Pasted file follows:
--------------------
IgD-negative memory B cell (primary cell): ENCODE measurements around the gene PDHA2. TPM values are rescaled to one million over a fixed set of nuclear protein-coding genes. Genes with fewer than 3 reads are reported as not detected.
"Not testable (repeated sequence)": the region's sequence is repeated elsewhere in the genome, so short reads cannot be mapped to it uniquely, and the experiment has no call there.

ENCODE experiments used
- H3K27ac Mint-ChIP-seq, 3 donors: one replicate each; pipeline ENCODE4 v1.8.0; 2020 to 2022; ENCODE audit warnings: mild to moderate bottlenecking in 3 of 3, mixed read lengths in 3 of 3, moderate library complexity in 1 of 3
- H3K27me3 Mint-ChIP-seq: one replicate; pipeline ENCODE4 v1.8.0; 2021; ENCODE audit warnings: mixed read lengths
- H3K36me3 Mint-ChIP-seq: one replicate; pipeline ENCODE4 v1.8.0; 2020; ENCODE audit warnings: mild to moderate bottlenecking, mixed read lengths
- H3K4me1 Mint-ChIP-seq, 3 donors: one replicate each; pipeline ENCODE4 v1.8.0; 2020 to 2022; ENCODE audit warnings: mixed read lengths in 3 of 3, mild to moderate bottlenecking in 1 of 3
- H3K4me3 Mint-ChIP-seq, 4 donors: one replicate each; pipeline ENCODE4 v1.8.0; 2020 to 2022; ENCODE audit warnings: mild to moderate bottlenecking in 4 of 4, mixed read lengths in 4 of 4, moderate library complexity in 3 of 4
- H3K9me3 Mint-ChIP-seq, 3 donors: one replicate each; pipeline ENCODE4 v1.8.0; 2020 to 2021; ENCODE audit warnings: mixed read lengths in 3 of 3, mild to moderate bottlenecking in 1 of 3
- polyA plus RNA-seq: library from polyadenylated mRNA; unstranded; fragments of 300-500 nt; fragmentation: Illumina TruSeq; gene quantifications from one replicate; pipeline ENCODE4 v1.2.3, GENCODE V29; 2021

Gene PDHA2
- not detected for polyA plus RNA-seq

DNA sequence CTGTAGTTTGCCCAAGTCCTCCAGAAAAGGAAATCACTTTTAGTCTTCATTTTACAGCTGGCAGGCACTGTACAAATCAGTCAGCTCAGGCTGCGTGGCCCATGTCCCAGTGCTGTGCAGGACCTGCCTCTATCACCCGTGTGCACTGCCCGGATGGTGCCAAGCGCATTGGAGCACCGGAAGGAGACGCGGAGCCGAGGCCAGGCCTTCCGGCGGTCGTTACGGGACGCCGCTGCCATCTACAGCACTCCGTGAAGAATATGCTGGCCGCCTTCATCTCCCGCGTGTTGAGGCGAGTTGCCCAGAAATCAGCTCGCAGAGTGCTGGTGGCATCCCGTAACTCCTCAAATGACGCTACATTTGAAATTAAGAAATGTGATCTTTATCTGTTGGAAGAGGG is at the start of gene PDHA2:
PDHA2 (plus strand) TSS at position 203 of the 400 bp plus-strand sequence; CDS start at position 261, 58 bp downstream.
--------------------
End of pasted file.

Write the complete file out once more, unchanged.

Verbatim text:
IgD-negative memory B cell (primary cell): ENCODE measurements around the gene PDHA2. TPM values are rescaled to one million over a fixed set of nuclear protein-coding genes. Genes with fewer than 3 reads are reported as not detected.
"Not testable (repeated sequence)": the region's sequence is repeated elsewhere in the genome, so short reads cannot be mapped to it uniquely, and the experiment has no call there.

ENCODE experiments used
- H3K27ac Mint-ChIP-seq, 3 donors: one replicate each; pipeline ENCODE4 v1.8.0; 2020 to 2022; ENCODE audit warnings: mild to moderate bottlenecking in 3 of 3, mixed read lengths in 3 of 3, moderate library complexity in 1 of 3
- H3K27me3 Mint-ChIP-seq: one replicate; pipeline ENCODE4 v1.8.0; 2021; ENCODE audit warnings: mixed read lengths
- H3K36me3 Mint-ChIP-seq: one replicate; pipeline ENCODE4 v1.8.0; 2020; ENCODE audit warnings: mild to moderate bottlenecking, mixed read lengths
- H3K4me1 Mint-ChIP-seq, 3 donors: one replicate each; pipeline ENCODE4 v1.8.0; 2020 to 2022; ENCODE audit warnings: mixed read lengths in 3 of 3, mild to moderate bottlenecking in 1 of 3
- H3K4me3 Mint-ChIP-seq, 4 donors: one replicate each; pipeline ENCODE4 v1.8.0; 2020 to 2022; ENCODE audit warnings: mild to moderate bottlenecking in 4 of 4, mixed read lengths in 4 of 4, moderate library complexity in 3 of 4
- H3K9me3 Mint-ChIP-seq, 3 donors: one replicate each; pipeline ENCODE4 v1.8.0; 2020 to 2021; ENCODE audit warnings: mixed read lengths in 3 of 3, mild to moderate bottlenecking in 1 of 3
- polyA plus RNA-seq: library from polyadenylated mRNA; unstranded; fragments of 300-500 nt; fragmentation: Illumina TruSeq; gene quantifications from one replicate; pipeline ENCODE4 v1.2.3, GENCODE V29; 2021

Gene PDHA2
- not detected for polyA plus RNA-seq

DNA sequence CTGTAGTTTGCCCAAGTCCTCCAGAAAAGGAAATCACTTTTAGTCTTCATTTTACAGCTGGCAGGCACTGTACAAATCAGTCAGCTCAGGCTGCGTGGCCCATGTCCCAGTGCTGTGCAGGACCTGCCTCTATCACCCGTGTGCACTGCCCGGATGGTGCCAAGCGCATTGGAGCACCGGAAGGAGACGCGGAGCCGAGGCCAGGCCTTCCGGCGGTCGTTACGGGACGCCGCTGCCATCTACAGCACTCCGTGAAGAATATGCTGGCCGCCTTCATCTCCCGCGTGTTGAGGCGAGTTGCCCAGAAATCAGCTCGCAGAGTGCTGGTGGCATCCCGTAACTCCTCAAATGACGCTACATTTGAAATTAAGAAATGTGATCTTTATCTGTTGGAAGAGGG is at the start of gene PDHA2:
PDHA2 (plus strand) TSS at position 203 of the 400 bp plus-strand sequence; CDS start at position 261, 58 bp downstream.